waterLowFunc() is running at the interrupt level.
Any interrupt code must be very brief and NOT call libraries. Run time a few microseconds.
It must set flags, etc. for the non-interrupt part of the application to react and process.
Such flags need to be declared volatile.

(PS: Please don’t use pseudo vulgar language in this public place).

4 Likes

@wordsforthewise, I agree with @stevech regarding ISR code though not completely. You can call library functions ONLY if they are non-blocking or very brief. Particle.publish() is not one these. One thing I noticed is the lowTimer.start() call in your ISR. The documentation for Softwate Timers lists the startFromISR() function which is the correct function to call.

As @stevech pointed out, a different approach would be to set a (volatile) flag in your ISR which is read in loop(). When the flag is set, you publish and reset the flag. No need for a timer.

Another thing is the change of interrupt function in the ISR. You may want to consider using a single ISR using attachInterrupt in CHANGE mode. The ISR will be called on a rising or falling event. In the ISR, you can read lowWaterPin and branch your code accordingly - a RISING event will show the pin HIGH and a FALLING event will show the pin LOW.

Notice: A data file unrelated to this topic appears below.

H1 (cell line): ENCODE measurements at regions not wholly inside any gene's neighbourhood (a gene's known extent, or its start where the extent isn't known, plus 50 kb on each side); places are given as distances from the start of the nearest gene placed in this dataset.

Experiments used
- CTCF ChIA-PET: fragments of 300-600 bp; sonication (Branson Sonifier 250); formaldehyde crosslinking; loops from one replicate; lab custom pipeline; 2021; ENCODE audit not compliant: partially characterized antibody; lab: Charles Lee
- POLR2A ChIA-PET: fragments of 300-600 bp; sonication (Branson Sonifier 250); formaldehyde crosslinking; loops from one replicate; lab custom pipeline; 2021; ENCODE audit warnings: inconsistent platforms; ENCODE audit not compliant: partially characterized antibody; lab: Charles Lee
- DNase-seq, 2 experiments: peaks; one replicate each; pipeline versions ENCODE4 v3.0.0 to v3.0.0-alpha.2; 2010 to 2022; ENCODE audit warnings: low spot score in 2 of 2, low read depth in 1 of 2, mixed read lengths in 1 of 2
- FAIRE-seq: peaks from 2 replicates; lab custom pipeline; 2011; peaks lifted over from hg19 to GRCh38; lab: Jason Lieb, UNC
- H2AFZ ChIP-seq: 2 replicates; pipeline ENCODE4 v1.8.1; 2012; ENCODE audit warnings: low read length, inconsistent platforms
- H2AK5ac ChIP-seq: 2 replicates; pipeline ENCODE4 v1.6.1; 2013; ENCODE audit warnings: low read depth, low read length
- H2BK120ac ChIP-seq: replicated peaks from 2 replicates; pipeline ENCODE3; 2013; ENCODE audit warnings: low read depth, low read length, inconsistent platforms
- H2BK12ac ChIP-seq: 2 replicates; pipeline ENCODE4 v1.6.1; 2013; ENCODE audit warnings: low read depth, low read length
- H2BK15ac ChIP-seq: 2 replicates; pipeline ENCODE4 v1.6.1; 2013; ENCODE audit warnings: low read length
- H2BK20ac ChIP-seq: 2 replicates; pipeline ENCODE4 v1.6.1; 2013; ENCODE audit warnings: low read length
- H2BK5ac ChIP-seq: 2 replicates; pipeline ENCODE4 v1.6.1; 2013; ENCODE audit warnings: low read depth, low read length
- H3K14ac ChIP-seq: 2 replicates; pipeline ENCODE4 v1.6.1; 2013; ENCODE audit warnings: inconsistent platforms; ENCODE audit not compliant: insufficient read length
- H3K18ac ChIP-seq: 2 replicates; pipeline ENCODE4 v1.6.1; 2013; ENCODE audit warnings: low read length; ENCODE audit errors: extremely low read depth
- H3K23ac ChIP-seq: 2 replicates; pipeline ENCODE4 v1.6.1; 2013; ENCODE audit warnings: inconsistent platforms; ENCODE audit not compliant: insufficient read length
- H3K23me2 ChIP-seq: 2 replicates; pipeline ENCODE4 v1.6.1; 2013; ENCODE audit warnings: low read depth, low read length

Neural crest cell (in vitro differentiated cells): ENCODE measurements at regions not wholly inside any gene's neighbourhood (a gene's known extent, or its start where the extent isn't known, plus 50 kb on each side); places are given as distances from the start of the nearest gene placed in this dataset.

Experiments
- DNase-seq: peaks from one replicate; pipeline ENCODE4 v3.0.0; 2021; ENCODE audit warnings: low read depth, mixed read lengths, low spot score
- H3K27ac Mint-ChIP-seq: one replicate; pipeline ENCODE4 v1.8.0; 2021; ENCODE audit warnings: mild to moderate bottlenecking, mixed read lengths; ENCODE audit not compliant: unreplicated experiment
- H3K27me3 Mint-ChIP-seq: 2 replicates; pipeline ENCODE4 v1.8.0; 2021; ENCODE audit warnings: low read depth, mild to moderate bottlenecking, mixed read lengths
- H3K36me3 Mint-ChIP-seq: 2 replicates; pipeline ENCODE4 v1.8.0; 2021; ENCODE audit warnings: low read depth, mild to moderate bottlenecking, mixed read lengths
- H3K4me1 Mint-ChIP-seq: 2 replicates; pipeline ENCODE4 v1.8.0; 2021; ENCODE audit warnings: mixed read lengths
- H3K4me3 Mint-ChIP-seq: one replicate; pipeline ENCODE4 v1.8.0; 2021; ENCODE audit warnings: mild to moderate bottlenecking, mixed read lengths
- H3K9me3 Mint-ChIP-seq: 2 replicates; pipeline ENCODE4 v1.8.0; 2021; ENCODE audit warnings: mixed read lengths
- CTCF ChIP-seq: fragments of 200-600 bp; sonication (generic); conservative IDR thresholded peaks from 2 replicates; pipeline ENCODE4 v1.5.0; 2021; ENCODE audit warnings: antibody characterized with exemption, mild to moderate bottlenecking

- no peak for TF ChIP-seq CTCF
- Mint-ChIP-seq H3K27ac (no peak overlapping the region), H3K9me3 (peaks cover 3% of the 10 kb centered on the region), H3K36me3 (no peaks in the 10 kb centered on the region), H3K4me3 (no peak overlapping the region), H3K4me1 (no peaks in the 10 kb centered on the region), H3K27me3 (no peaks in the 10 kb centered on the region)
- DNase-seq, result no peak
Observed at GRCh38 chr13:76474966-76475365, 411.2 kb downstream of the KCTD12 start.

Finally, again in your ISR, you have pinMode(D7, OUTPUT). Why not set this once in setup()! :smile:

2 Likes

@peekay123, I am observing same issue while just starting timer in ISR code. I found interrupt got fired multiple times (9-10) rapidly and photon got freeze most of the times and timer is not even expiring. Any idea?

Showing your code (or the gist of it) would help.
Also are you sure not to have a floatimg or bouncing pin?